Positional Parameters

by mike on January 27, 2011

Special built-in environmental  variables are positional parameters which hold command-line arguments to positions with the names 1,2,3,4, etc. which are indicated by $1,$2,$3,$4, etc.  Argument $0 is the name of the script.   These parameters are named positional because within the script the reference is to the position they occur on the command line.

These positional  variables can be used by a script.  Those used typically are  variables $0-$9 and $#.   Once you have created a script and you name and execute the script you can begin using these positional parameters.  For a script named param.sh, when you call the script you can follow the script name with variables.  Here is an example:

sh param.sh server mail

In this example the script is called param.sh so that is the first parameter “$0” which is automatically used.  Then the next 9 parameters can be entered on the command line.  Here the first parameter is “server” “$1” and the second parameter is “mail” “$2”.

sh param.sh server mail
Call with 2 parameters
The Shell Script Name is param.sh
The first parameter is server
The second parameter is mail
The third parameter is
All parameters are server mail

Here is the actual script and a list of how to use the parameters.

$#        number of parameters
$0        script name
$1-9        parameters by position entered
$@        list all parameters used (places arguments on separate lines)
$*        list all parameters used (places arguments on one line separated by spaces)

#!/bin/bash

echo “Call with $# parameters”
echo “The Shell Script Name is $0″
echo “The first parameter is $1″
echo “The second parameter is $2″
echo “The third parameter is $3″

echo “All parameters are $@”

The parameters that you enter are picked up and used by the script, these can vary every time you use the script.    So if you create the script the output of these two examples will each be different because the positional parameters are different.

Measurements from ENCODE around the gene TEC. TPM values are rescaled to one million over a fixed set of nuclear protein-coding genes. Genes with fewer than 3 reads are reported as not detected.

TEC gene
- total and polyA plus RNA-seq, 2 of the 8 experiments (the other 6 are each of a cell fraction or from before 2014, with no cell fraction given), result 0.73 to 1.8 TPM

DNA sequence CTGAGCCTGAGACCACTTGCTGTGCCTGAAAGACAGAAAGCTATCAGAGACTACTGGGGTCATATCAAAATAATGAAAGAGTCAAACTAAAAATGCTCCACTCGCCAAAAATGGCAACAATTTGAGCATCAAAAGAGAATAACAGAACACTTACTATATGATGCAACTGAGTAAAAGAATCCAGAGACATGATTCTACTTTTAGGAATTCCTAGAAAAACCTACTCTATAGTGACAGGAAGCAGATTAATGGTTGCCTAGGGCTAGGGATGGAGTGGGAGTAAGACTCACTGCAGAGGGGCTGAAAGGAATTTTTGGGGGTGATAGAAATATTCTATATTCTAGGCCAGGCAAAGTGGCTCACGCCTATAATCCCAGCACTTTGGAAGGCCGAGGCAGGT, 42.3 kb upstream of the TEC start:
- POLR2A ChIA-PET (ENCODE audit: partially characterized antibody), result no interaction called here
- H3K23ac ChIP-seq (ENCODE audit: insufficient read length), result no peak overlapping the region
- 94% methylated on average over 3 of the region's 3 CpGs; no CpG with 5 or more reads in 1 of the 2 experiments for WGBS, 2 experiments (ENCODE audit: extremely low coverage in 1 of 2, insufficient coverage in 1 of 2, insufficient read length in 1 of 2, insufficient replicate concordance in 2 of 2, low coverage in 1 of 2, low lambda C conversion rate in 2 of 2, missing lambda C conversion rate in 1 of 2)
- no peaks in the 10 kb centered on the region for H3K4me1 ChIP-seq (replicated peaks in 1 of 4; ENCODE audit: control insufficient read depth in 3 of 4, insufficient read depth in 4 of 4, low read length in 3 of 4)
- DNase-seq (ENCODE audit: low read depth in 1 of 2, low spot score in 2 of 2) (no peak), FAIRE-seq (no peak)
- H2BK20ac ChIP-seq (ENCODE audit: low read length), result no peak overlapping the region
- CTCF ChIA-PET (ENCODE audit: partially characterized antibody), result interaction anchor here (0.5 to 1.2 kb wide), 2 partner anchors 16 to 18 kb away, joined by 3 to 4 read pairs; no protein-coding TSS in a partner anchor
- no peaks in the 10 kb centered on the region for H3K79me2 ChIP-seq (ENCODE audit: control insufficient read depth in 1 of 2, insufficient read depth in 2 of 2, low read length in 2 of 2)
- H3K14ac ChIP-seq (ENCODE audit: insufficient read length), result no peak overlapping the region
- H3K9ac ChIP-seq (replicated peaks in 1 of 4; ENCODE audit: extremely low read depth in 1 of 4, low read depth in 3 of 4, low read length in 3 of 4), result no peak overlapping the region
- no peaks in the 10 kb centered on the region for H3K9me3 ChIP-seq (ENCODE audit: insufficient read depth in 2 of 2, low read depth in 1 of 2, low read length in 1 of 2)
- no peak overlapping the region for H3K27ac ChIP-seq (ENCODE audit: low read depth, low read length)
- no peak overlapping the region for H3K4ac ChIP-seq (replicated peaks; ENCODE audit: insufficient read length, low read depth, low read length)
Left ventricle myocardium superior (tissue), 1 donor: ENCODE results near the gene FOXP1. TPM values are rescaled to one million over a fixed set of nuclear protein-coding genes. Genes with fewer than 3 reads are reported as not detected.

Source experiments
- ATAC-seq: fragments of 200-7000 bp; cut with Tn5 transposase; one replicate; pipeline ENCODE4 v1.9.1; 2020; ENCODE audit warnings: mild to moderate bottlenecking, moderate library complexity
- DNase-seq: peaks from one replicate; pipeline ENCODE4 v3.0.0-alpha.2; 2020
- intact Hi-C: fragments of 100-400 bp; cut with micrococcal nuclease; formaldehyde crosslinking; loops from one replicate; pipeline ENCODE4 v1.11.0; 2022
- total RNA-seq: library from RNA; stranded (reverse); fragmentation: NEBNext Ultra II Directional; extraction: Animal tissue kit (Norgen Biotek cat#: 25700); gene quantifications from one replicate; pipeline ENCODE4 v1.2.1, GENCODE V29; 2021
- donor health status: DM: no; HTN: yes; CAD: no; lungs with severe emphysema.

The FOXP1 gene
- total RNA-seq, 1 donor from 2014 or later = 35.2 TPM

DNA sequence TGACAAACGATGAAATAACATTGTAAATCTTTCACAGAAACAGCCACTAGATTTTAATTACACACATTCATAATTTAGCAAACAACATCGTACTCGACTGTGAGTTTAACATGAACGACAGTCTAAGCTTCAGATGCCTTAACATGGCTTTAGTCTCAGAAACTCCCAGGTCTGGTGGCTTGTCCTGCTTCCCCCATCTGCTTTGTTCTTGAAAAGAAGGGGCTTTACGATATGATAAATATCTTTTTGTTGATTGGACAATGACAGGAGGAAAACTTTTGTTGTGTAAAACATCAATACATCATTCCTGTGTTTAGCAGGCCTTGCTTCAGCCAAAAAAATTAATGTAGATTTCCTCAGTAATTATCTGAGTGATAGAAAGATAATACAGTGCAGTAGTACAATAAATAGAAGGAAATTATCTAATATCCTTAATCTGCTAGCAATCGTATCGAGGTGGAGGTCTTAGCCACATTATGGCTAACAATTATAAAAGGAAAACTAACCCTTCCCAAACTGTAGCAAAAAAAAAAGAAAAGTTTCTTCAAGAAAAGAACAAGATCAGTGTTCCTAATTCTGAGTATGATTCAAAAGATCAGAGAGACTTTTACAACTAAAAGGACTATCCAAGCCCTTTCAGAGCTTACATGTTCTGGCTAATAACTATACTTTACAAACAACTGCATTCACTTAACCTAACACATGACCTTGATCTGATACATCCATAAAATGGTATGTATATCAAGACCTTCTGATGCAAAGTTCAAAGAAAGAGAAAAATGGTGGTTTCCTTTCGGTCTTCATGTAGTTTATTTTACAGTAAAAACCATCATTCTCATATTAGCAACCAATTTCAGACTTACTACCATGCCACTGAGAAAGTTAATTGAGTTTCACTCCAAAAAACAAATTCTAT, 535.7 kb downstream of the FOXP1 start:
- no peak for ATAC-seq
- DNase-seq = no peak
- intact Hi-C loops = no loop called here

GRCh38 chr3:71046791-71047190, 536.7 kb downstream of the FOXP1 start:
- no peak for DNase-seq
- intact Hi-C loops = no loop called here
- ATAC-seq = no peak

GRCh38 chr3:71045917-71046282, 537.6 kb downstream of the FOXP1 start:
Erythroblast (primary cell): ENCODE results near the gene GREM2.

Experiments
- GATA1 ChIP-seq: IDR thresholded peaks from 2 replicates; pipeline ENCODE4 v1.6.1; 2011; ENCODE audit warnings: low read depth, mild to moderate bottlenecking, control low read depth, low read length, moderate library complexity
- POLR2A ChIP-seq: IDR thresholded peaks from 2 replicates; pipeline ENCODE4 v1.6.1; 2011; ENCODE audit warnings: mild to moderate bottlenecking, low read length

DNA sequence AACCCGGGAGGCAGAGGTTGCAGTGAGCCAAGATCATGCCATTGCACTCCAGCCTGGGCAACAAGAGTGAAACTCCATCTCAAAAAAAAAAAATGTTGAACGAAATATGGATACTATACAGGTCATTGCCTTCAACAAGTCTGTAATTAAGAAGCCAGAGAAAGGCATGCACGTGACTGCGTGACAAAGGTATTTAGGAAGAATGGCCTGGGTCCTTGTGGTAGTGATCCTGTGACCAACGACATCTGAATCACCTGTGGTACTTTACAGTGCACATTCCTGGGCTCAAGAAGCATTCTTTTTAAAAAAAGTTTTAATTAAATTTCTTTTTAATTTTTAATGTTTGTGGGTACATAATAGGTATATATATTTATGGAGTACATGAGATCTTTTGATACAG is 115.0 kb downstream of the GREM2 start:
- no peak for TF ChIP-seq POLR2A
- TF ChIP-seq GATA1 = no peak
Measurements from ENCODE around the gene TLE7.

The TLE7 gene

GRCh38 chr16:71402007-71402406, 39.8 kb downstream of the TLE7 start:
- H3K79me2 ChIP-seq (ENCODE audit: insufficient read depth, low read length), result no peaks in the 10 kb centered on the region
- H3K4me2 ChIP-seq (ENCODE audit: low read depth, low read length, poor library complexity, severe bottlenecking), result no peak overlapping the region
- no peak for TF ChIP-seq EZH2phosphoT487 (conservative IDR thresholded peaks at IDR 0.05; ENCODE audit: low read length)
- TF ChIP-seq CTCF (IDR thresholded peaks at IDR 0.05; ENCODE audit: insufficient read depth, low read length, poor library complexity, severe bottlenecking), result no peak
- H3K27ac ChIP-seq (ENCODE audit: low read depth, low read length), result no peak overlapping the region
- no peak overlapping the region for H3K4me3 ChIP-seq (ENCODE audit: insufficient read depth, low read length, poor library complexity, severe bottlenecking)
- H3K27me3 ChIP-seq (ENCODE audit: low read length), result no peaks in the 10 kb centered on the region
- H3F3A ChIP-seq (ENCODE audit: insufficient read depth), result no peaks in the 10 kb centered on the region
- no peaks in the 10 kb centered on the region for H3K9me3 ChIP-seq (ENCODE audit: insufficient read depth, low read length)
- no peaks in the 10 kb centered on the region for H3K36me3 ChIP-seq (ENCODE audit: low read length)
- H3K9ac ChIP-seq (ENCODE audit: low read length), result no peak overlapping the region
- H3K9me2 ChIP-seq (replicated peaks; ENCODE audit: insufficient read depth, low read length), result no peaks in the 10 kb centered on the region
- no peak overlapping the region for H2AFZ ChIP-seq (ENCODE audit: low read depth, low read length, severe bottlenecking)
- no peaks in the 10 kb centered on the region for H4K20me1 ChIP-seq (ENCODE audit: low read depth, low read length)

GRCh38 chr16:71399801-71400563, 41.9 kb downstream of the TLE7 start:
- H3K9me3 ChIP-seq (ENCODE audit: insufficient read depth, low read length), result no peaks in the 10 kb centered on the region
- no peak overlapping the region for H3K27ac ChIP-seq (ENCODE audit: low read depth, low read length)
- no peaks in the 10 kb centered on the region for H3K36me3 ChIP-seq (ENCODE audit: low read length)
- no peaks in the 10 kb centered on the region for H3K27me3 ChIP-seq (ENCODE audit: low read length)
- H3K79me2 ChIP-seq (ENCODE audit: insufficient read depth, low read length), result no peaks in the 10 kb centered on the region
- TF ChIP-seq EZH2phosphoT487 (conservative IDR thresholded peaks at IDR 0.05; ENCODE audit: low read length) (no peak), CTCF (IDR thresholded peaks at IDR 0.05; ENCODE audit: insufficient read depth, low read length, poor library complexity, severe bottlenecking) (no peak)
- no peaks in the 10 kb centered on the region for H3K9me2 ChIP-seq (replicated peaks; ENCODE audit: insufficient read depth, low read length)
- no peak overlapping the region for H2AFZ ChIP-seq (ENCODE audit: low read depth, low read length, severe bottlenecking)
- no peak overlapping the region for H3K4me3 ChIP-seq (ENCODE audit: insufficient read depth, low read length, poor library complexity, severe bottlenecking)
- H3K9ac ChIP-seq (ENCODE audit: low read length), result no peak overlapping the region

sh param.sh  wokstation tech research
sh param.sh  server  web  apache

You can use the builtin command set to assign values of the arguments for the positional parameters.  The set command is a builtin command that can be used with “-o” to turn a bash feature on and “+o” to turn a feature off. At times the set command can be used inside a script to assign values to variables. Here is a simple script that illustrates the point.  Here called with no parameters and called with one parameter the output is the same because they have been assigned values.

Sciptname param2.sh
#!/bin/bash
set server ip network
echo $3 $2 $1

sh param2.sh
network ip server
sh param2.sh 2
network ip server

These positional parameters are very useful when using them in scripts.

{ 4 comments }

noryungi January 27, 2011 at 10:05 am

One very useful thing I have done in the past is to use $0 to make the script do different things based on the name used to call it.

For instance, you can have a script named “foobar.sh”, with two symbolic links named “start_foobar” and “stop_foobar”. Based on the name used to call foobar, it will then start or stop (case $0 in … etc …) a service or daemon.

mike January 27, 2011 at 1:44 pm

Very interesting idea…thanks for the input.

azaghal January 27, 2011 at 11:04 pm

Another very useful case for this is when you want to create “instances” of the same script that uses some configuration – in order to pick-up differently named configurations based on the script name. This can be useful for some init.d scripts, for example (although it can feel a bit hackish), reducing the need to propagate changes to all instances of the script.

SerInformaticos January 29, 2011 at 9:25 am

Very clever!

Comments on this entry are closed.

Previous post:

Next post: